|Occupation Novelist, professor|
Name Ernesto Quinonez
|Nationality Ecuadorian, Puerto Rican, American|
Genre Fiction, non-fiction, journalism
Notable works Bodega Dreams (2000) Chango’s Fire (2004)
Education City University of New York
Books Bodega dreams, Chango\'s fire
Ernesto qui onez fiction writer
Ernesto Quiñonez (born 1969) is an American novelist. His work received the Barnes & Noble Discover Great New Writers designation, the Borders Bookstore Original New Voice selection, and was declared a "Notable Book of the Year" by The New York Times and the Los Angeles Times. Quiñonez is an associate professor at Cornell University.
- Ernesto qui onez fiction writer
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- Scholarly engagement
The moth presents ernesto qui onez spanish harlem 7th grade
Quiñonez’s first novel, Bodega Dreams, was published in 2000. The New York Times declared it "a New Immigrant Classic" and “a stark evocation of life in the projects of El Barrio...the story he tells has energy and nerve.” Time MAGAZINE announced that "Quiñonez knows this 'hood--readers may have to remind themselves that this is a work of fiction and not a memoir. His prose, detailed and passionate, brings the tale to life." The novel was chosen as a Barnes & Noble Discover Great New Writers title, as well as a Borders Bookstore Original New Voice selection. It was also named a Notable book by the New York Times and the Los Angeles Times.
In Quiñonez’s second novel, Chango’s Fire, published in 2004, the protagonist, Julio Santana, is an intelligent high-school dropout who moonlights as an arsonist. The Washington Post declared that Chango’s Fire "succeeds in its rich characterizations of the people of the barrio, led by Julio, whose complexity and sensitivity carry the story." The El Paso Times praised Quiñonez's "extraordinary ability to detail, and nurture, and then unveil complex emotions in his characters. For any reader who wants to believe in a difficult protagonist, and appreciate the reality of El Barrio beyond facile stereotypes, this book is essential." Kirkus Reviews criticized the characters and situations in Chango's Fire for lack of believably but hailed "Quiñonez's ingeniously detailed revelations of how people cheat and improvise, to survive in an impoverished and dangerous racist environment. This is an author who knows his material." Booklist heralded it as a "searing portrait of a community at the tipping point...Quiñonez ably illuminates the sordid politics of gentrification and the unexpected places new immigrants turn to for social and spiritual support."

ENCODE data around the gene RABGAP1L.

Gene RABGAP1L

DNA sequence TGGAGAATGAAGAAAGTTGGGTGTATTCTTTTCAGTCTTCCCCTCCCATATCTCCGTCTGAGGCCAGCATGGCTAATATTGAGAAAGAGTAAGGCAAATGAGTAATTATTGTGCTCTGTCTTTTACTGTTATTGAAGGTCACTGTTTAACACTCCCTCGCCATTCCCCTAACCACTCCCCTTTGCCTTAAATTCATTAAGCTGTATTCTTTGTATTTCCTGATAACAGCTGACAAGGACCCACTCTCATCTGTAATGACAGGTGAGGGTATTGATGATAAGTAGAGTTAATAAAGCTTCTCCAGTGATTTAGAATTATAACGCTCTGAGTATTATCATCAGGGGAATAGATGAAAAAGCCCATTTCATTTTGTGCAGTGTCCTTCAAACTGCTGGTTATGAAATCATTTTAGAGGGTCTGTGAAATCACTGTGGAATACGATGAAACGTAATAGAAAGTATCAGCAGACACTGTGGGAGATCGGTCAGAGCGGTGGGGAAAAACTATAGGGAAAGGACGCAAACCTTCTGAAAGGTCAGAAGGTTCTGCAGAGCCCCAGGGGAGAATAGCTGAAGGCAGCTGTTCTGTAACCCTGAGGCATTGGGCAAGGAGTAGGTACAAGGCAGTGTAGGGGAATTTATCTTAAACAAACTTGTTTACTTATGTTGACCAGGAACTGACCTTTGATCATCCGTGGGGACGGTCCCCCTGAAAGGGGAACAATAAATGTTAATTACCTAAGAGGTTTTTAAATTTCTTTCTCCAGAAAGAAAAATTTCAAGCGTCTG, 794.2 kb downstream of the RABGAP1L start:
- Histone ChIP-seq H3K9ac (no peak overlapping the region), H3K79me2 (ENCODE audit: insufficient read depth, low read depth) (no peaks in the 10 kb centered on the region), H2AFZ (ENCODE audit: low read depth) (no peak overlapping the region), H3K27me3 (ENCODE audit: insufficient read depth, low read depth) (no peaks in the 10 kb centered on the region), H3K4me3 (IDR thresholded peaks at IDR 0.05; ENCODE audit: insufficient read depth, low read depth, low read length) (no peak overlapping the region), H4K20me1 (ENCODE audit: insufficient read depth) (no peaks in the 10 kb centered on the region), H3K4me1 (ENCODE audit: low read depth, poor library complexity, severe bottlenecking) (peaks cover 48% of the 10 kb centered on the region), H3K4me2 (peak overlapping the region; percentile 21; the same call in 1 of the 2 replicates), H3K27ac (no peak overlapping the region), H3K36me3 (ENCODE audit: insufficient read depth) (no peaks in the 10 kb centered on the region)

Quiñonez is a Sundance Writers Lab fellow and last appeared in the "Blackout" episode of PBS American Experience.
Scholars continue to analyze Ernesto Quiñonez’s novels and their overarching themes of economic, cultural and political power.